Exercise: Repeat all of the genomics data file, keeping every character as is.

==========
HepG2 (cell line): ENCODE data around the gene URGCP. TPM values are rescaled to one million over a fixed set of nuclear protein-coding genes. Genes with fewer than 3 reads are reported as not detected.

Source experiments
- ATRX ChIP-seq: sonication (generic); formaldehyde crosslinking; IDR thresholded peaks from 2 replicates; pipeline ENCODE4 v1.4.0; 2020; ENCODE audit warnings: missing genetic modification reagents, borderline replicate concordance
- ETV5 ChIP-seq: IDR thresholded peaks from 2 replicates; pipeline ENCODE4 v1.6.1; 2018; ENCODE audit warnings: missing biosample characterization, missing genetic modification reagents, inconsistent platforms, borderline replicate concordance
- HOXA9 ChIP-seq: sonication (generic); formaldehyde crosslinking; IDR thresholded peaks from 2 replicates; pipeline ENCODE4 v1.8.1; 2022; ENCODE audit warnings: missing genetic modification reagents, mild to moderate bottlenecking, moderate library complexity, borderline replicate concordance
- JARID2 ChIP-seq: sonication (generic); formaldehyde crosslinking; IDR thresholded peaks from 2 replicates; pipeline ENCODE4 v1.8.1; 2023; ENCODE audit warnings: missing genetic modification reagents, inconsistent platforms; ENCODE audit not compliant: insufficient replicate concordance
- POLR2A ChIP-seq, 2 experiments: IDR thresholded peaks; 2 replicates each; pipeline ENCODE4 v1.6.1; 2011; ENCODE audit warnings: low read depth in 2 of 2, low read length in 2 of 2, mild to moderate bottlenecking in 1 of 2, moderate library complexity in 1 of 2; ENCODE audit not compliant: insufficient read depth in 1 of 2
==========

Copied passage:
HepG2 (cell line): ENCODE data around the gene URGCP. TPM values are rescaled to one million over a fixed set of nuclear protein-coding genes. Genes with fewer than 3 reads are reported as not detected.

Source experiments
- ATRX ChIP-seq: sonication (generic); formaldehyde crosslinking; IDR thresholded peaks from 2 replicates; pipeline ENCODE4 v1.4.0; 2020; ENCODE audit warnings: missing genetic modification reagents, borderline replicate concordance
- ETV5 ChIP-seq: IDR thresholded peaks from 2 replicates; pipeline ENCODE4 v1.6.1; 2018; ENCODE audit warnings: missing biosample characterization, missing genetic modification reagents, inconsistent platforms, borderline replicate concordance
- HOXA9 ChIP-seq: sonication (generic); formaldehyde crosslinking; IDR thresholded peaks from 2 replicates; pipeline ENCODE4 v1.8.1; 2022; ENCODE audit warnings: missing genetic modification reagents, mild to moderate bottlenecking, moderate library complexity, borderline replicate concordance
- JARID2 ChIP-seq: sonication (generic); formaldehyde crosslinking; IDR thresholded peaks from 2 replicates; pipeline ENCODE4 v1.8.1; 2023; ENCODE audit warnings: missing genetic modification reagents, inconsistent platforms; ENCODE audit not compliant: insufficient replicate concordance
- POLR2A ChIP-seq, 2 experiments: IDR thresholded peaks; 2 replicates each; pipeline ENCODE4 v1.6.1; 2011; ENCODE audit warnings: low read depth in 2 of 2, low read length in 2 of 2, mild to moderate bottlenecking in 1 of 2, moderate library complexity in 1 of 2; ENCODE audit not compliant: insufficient read depth in 1 of 2